1. Consult Your Dentist: The first step in treating tooth abrasion is to get a professional evaluation. Your dentist can assess the severity of the abrasion and recommend appropriate treatments.
  2. Change Your Brushing Technique: Often, tooth abrasion is caused by aggressive or improper brushing. Switch to a soft-bristled toothbrush and adopt a gentler, circular motion while brushing. Your dentist can demonstrate the proper technique.
  3. Use a Desensitizing Toothpaste: If you’re experiencing sensitivity due to enamel erosion, a desensitizing toothpaste can help. These toothpastes contain compounds that help block the transmission of pain signals from the tooth surface to the nerve.
  4. Avoid Acidic Foods and Drinks: Acidic substances can further erode your enamel. Limit your intake of foods and drinks like citrus fruits, soda, and wine.
  5. Wear a Mouthguard: If your tooth abrasion is due to grinding your teeth (bruxism), your dentist might recommend wearing a custom-fitted mouthguard at night to protect your teeth.


How To Treat Tooth Abrasion

What Are Some Natural Remedies For Tooth Abrasion Relief?

If you prefer natural remedies, there are several options to consider when it comes to treating tooth abrasion. Here are a few natural remedies that may help alleviate symptoms and promote tooth enamel health:

Oil Pulling

This traditional Ayurvedic method involves swishing coconut or sesame oil in your mouth for 15-20 minutes. It's thought to help remove bacteria and promote oral health. Remember, it complements but doesn't replace regular dental care.5

Saltwater Rinse

To reduce gum inflammation and tooth sensitivity, rinse your mouth with a solution of half a teaspoon of salt in warm water. This helps alleviate swelling and cleanse the mouth, but it's not a complete substitute for dental treatment.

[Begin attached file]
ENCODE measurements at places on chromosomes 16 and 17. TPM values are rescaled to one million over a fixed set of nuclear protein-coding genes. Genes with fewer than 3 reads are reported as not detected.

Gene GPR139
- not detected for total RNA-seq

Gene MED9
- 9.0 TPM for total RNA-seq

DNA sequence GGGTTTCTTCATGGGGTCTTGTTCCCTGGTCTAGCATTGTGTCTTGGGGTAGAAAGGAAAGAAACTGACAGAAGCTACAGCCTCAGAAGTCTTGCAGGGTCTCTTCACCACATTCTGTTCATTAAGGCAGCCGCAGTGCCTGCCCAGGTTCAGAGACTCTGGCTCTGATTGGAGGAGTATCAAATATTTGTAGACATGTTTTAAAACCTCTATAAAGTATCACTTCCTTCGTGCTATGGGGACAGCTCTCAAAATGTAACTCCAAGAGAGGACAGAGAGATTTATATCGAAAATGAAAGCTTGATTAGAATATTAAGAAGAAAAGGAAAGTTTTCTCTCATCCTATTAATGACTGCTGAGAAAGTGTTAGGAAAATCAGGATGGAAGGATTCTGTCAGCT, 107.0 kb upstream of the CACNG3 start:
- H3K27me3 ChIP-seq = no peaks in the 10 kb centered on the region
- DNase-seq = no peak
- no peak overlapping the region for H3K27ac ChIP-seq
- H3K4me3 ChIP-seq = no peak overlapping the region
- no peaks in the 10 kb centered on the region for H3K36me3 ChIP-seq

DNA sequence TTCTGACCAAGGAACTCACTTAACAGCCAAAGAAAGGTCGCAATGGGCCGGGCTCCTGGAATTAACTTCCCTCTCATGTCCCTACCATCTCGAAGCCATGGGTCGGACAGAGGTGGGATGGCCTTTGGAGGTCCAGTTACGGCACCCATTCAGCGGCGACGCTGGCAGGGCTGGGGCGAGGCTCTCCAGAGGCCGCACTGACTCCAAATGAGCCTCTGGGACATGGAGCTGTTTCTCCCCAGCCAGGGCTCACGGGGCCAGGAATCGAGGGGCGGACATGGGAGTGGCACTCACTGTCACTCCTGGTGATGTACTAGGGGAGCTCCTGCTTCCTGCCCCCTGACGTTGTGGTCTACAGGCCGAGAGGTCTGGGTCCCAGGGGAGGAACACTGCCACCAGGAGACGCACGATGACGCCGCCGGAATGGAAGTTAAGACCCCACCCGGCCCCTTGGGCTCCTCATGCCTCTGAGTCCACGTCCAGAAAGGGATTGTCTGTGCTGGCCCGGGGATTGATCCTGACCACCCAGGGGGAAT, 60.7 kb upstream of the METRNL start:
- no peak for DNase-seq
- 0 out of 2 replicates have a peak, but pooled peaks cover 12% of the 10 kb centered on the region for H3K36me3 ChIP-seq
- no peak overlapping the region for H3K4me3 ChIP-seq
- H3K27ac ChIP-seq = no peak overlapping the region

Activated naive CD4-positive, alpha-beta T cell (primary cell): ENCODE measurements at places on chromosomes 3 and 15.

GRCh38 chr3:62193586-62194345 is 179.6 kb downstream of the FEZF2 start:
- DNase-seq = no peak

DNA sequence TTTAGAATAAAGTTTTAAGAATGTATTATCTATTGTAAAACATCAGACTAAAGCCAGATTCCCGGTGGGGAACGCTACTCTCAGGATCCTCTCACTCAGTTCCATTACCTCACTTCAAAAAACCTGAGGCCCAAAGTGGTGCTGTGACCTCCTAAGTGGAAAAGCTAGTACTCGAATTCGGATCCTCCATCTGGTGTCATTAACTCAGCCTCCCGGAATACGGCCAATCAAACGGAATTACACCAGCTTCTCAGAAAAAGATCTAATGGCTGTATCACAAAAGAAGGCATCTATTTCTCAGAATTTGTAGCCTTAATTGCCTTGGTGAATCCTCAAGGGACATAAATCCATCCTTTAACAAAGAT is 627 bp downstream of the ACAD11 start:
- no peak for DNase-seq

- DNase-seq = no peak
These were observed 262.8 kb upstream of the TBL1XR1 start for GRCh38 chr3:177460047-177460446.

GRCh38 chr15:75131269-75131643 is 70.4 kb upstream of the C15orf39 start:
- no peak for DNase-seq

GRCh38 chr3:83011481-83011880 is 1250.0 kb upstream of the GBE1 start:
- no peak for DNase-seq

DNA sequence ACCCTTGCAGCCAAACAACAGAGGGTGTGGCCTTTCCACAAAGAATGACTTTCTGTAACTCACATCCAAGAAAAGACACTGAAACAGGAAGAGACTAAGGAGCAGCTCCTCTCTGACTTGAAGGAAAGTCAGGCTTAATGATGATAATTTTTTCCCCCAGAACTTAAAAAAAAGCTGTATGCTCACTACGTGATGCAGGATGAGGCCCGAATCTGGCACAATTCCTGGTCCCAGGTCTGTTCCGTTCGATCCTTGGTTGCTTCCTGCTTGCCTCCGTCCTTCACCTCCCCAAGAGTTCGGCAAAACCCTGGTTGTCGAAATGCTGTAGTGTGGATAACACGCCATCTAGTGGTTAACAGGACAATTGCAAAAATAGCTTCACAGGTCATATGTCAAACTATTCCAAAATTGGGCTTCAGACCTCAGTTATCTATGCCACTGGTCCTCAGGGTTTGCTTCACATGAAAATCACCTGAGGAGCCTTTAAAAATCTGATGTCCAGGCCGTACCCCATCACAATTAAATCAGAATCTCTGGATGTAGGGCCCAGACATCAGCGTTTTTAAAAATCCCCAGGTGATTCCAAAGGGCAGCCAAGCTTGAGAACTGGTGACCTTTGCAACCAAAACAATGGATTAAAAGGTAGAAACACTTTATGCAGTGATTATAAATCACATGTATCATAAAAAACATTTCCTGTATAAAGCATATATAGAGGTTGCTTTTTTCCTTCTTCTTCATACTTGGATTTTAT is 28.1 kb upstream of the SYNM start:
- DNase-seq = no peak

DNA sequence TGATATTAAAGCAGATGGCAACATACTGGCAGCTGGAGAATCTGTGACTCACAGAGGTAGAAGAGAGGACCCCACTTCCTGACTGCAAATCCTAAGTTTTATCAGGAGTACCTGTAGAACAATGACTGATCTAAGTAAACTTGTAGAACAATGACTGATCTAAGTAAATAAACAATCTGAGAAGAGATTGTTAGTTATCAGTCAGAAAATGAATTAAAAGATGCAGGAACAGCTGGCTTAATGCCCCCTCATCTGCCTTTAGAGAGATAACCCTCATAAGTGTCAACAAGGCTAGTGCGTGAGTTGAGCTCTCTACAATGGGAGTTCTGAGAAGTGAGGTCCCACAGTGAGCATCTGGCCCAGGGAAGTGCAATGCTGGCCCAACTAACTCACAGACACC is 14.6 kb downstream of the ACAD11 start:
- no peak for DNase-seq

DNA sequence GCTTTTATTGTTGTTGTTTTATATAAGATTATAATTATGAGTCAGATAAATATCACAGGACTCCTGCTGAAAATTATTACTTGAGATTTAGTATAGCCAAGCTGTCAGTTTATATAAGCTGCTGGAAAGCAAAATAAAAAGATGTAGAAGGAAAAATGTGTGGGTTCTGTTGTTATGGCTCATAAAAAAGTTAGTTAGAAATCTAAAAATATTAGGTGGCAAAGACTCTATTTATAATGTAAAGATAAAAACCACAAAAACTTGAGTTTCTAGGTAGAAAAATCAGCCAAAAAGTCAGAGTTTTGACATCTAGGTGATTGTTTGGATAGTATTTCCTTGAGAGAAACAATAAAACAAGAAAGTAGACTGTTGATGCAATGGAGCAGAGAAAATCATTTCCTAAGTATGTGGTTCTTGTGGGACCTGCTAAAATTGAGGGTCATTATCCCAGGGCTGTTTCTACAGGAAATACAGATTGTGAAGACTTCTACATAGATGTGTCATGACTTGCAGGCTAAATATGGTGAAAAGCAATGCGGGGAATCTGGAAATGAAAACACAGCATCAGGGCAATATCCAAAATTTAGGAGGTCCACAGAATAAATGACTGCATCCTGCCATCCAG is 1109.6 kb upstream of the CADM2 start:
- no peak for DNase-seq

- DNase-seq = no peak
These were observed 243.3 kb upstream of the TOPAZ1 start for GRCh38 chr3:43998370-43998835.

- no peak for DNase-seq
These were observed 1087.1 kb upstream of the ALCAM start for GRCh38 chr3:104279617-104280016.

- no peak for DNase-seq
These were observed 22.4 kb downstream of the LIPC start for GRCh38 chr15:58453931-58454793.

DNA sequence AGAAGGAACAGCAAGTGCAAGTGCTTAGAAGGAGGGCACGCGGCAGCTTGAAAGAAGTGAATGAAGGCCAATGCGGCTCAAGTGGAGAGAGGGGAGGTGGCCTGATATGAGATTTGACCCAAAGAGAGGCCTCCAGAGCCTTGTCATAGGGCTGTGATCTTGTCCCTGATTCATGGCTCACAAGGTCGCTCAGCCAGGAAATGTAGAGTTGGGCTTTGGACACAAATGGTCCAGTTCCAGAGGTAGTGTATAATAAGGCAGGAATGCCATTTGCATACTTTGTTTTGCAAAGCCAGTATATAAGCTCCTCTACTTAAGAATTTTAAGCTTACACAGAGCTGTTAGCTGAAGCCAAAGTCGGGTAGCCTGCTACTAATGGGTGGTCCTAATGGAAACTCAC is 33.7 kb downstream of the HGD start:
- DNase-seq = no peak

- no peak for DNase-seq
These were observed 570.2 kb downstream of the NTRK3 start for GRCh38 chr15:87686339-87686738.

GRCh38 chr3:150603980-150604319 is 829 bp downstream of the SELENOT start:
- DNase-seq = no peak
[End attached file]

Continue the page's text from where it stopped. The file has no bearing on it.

Aloe Vera Gel

Apply pure aloe vera gel to the gums for its soothing and anti-inflammatory effects. Ensure the gel is free from added sugars and artificial ingredients for safety.

Green Tea

Drinking green tea can aid in reducing gum inflammation due to its antioxidants. Drink it unsweetened to protect against cavities while benefiting from its natural properties.6

How To Prevent Tooth Abrasion?

Preventing tooth abrasion begins with adopting good oral hygiene habits and making a few simple lifestyle changes. Here are some effective strategies to help prevent tooth abrasion:

  • Choose the Right Toothbrush: Opt for a soft-bristled toothbrush that is gentle on the teeth and gums. Avoid using a toothbrush with hard bristles, as it can contribute to abrasive wear on the enamel.
  • Use a Fluoride Toothpaste: Fluoride helps strengthen the enamel and prevents tooth decay. Regularly using fluoride toothpaste can help protect your teeth from enamel erosion and abrasion.